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Radioactive Pollution and its Impact on Wildlife, Ecosystems and Humans
Radioactive pollution occurs when radioactive substances are released into the atmosphere during nuclear explosions, weapon production, mining of radioactive materials, accidents at nuclear power plants and many more. The destruction that radioactive pollution causes depends upon many factors, such as energy emitted by the radiation, type of radiation, closeness of those who are exposed to the radiation, etc. Here are its causes and effects on wildlife, ecosystems and humans.
Causes of radioactive pollution
1. Disasters in nuclear power generation facilities
Nuclear energy is considered one of the most potent energy sources due to its high power. But it also poses significant challenges, such as nuclear accidents and other risks. The world’s first nuclear disaster occurred on April 26, 1986, in Chernobyl, Ukraine (former Soviet Union). A sudden increase in power caused an explosion and fire in the plant, spreading radiation to many parts of Europe and the western soviet union.
Another significant nuclear accident happened in Fukushima, Japan, on March 11, 2011. The cause of the accident was the 2011 Japan earthquake and tsunami that led to failure in the electric grid, which shut down reactors and resulted in the nuclear accident.
2. Use of nuclear weapons for mass destruction
During the Second World War, a race to make nuclear weapons between countries started, which culminated with the successful creation of the atomic bomb by J. Robert Oppenheimer and his team. The newly invented atomic bomb was used by the United States of America in two cities of Japan- Hiroshima and Nagasaki, which ended the Second World War in 1945, and we still find its effects. Even today, many children are born with complications such as mental retardation in these cities. You will get to learn more about this incident in your science textbook, particularly in the best schools in Nalagarh.
3. Spillage of radioactive chemicals
You might have heard about the incidents of spillages in the ocean due to accidents. These accidents lead to the release of chemicals into the ocean, which cause threats to aquatic organisms. But most people don’t know that most of this spillage constitutes petroleum products, which are highly radioactive and cause danger to the ocean ecosystem.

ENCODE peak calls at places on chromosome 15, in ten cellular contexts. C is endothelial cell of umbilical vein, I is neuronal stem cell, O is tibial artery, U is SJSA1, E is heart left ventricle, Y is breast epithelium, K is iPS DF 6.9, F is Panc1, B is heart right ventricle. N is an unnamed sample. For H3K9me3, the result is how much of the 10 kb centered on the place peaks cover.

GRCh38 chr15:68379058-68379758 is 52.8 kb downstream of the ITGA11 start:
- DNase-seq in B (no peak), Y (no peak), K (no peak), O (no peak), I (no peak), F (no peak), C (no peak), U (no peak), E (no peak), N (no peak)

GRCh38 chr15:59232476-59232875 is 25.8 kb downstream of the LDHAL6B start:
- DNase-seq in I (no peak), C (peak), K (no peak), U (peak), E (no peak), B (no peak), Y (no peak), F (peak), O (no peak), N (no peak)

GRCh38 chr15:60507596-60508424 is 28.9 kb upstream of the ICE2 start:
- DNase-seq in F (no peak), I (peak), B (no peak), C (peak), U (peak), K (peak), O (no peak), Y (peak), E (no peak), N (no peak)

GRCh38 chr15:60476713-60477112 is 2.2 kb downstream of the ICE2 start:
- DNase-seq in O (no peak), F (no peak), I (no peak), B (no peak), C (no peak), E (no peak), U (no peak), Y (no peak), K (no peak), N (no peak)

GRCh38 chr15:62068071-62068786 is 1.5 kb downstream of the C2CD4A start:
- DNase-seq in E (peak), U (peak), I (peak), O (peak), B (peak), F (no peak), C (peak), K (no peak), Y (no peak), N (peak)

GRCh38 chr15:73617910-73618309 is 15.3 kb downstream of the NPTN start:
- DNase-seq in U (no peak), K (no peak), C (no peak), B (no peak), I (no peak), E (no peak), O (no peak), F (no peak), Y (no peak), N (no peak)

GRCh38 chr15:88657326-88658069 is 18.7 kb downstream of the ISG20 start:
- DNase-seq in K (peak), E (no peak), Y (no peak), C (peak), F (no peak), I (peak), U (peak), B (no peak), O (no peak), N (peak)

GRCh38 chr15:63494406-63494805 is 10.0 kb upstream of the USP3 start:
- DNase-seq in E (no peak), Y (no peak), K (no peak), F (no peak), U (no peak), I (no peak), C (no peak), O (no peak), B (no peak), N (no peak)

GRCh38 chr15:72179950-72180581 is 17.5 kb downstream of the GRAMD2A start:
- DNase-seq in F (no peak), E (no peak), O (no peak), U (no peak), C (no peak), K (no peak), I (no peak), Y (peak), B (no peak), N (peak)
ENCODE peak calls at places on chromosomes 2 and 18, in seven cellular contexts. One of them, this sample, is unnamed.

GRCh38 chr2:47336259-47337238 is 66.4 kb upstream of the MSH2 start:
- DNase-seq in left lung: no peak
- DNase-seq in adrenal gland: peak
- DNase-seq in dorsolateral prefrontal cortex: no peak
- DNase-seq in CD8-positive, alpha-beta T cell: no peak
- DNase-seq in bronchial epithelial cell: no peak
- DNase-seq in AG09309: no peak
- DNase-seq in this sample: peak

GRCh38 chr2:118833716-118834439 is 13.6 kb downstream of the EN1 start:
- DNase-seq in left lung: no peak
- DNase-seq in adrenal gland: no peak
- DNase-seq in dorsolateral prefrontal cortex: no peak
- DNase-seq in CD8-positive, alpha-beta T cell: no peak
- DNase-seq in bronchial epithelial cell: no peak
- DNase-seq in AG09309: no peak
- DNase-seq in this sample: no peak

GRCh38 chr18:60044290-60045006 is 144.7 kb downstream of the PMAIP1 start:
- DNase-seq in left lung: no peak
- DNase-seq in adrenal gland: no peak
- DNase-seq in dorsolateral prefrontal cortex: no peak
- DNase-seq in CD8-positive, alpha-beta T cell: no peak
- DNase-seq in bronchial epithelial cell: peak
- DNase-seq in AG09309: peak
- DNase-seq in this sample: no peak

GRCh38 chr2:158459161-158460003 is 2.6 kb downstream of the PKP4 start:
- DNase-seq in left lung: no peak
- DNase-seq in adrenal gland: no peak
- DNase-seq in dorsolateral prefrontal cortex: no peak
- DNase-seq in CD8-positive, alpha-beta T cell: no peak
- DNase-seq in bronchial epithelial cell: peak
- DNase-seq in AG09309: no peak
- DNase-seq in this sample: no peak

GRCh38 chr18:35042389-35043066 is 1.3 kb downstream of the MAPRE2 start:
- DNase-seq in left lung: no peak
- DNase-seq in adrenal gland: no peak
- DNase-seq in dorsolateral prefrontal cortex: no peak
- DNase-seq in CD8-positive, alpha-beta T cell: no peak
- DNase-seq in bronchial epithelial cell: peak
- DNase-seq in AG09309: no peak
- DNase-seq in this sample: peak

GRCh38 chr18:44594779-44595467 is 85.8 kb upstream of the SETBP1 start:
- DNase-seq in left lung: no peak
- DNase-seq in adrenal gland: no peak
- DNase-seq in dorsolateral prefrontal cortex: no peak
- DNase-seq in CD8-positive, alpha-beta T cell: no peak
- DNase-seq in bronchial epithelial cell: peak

4. Studies on radiation
Radiation plays a vital role when it comes to the treatment of cancer. We have harnessed the power of radiation through chemotherapy to obstruct the growth of uncontrolled cells in the body. Although there are many benefits to radiation, scientists working on it are at greater risk of getting exposed to it. Marie Curie, the first woman to win a Nobel prize, developed aplastic pernicious anaemia due to prolonged exposure to radiation during her work, which led to her death at the age of 66.
5. Nuclear disposal handling
When radioactive waste is not handled, stored or managed properly, it leads to radioactive pollution. This waste is generated from hospitals, nuclear power plants, research institutions, laboratories, nuclear weapon production, etc. If nuclear waste is not treated properly, the radioactive isotopes within it get leached into the groundwater, contaminating it and making it unfit for consumption.
Effects of radioactive pollution on wildlife, ecosystem and human beings
The soil that gets contaminated by the radioactive substances transfers its harmful effects to the plants growing on it. These plants undergo mutation, which affects their normal functioning. While some plants die due to radioactive pollution, some develop weak seeds. Eating fruits or any part of these plants causes potential health risks to animals, such as genetic mutation and reproductive issues. Also, when one animal eats contaminated plants, it accumulates in their body and can reach the entire food chain. Similarly, when radioactive material is leaked into water sources such as lakes, ponds, rivers and oceans, it can affect the entire aquatic life, from fish to coral and everything in between.
The effect of radioactive pollution on humans depends on several factors, such as the magnitude of exposure and duration of exposure. Low levels of exposure lead to issues, such as skin irritation, but long exposure can cause nausea, diarrhoea and many others. However, it can cause serious health problems if someone is exposed to a high level of radioactive radiation for a long time, such as cancer. Hisashi Ouchi, a nuclear fuel plant worker in Japan, was the first person in the world who was exposed to a high level of nuclear radiation when an accident occurred at the plant. After the accident, he got severely sick and suffered from multiple complications, which included organ failure and infections, and unfortunately died after 83 days.
The key takeaways
At last, radioactive pollution causes widespread damage to wildlife, ecosystems and humans, as discussed above. Therefore, it requires cooperation from governments, industries and communities. We should collectively work to address the challenges it poses and make a safe environment for every living creature.